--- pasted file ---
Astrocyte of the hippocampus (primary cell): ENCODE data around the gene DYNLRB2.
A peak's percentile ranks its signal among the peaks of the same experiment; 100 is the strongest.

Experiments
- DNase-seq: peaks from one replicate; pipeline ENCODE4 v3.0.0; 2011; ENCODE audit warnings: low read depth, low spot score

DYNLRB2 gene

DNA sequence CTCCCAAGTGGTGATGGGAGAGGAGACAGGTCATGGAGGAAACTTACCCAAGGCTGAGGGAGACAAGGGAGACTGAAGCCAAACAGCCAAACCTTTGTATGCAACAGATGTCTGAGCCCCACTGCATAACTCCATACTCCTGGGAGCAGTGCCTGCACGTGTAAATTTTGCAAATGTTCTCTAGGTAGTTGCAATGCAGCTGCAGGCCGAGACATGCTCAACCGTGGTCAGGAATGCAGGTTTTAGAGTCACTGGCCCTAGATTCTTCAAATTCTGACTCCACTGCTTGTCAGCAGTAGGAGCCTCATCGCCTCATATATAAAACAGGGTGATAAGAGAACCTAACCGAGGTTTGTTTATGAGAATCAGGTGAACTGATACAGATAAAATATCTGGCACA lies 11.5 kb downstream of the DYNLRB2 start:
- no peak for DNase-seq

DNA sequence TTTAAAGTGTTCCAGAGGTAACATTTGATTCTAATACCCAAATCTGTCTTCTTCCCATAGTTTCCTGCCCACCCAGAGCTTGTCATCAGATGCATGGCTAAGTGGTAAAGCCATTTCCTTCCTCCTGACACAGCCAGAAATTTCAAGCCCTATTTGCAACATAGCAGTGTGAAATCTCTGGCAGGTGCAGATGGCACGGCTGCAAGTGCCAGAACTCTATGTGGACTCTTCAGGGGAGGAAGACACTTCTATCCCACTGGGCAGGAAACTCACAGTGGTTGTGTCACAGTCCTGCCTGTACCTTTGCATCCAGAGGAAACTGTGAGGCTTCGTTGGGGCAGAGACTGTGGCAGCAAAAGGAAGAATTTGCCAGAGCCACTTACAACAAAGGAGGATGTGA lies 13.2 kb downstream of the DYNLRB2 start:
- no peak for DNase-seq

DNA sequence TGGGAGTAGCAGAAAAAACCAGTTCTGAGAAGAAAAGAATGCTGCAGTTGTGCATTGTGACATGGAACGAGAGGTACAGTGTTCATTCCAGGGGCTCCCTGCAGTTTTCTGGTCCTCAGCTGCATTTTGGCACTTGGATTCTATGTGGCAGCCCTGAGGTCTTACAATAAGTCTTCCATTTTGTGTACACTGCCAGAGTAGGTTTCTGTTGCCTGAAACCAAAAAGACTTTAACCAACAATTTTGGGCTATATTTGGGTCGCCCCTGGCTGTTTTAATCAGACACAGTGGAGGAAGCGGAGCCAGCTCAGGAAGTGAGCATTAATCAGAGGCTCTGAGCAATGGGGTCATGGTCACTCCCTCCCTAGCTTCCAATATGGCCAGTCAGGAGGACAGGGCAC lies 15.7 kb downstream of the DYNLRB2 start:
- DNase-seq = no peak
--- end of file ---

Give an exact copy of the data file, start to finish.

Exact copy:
Astrocyte of the hippocampus (primary cell): ENCODE data around the gene DYNLRB2.
A peak's percentile ranks its signal among the peaks of the same experiment; 100 is the strongest.

Experiments
- DNase-seq: peaks from one replicate; pipeline ENCODE4 v3.0.0; 2011; ENCODE audit warnings: low read depth, low spot score

DYNLRB2 gene

DNA sequence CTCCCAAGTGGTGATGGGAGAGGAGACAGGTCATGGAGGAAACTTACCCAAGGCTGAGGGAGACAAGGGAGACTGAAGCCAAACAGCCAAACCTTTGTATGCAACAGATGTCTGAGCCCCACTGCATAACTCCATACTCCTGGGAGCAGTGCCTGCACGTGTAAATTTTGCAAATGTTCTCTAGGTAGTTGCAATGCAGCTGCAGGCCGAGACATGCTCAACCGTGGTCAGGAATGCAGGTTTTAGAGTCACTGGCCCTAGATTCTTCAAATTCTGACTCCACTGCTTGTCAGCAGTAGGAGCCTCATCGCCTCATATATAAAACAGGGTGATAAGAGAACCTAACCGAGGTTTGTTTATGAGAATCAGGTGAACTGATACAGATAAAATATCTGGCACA lies 11.5 kb downstream of the DYNLRB2 start:
- no peak for DNase-seq

DNA sequence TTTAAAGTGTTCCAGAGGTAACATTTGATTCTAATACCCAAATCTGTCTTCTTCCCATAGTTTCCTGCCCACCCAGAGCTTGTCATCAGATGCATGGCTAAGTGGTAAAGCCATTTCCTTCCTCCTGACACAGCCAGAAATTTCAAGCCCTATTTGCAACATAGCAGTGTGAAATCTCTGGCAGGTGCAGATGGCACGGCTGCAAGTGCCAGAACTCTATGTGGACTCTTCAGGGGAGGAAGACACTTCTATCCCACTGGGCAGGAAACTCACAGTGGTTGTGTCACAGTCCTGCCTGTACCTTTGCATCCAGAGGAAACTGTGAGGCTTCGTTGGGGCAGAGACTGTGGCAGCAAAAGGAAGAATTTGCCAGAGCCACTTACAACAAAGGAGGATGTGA lies 13.2 kb downstream of the DYNLRB2 start:
- no peak for DNase-seq

DNA sequence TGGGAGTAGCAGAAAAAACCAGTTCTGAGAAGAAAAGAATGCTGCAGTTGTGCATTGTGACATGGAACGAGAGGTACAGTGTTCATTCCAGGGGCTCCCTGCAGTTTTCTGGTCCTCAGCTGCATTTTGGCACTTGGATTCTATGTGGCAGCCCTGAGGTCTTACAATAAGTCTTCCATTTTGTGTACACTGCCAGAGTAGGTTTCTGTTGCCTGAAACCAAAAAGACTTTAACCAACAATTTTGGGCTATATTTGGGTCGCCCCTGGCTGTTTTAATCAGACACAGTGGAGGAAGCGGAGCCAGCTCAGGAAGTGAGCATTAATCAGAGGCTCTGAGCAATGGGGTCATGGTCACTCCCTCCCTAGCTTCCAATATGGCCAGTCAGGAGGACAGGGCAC lies 15.7 kb downstream of the DYNLRB2 start:
- DNase-seq = no peak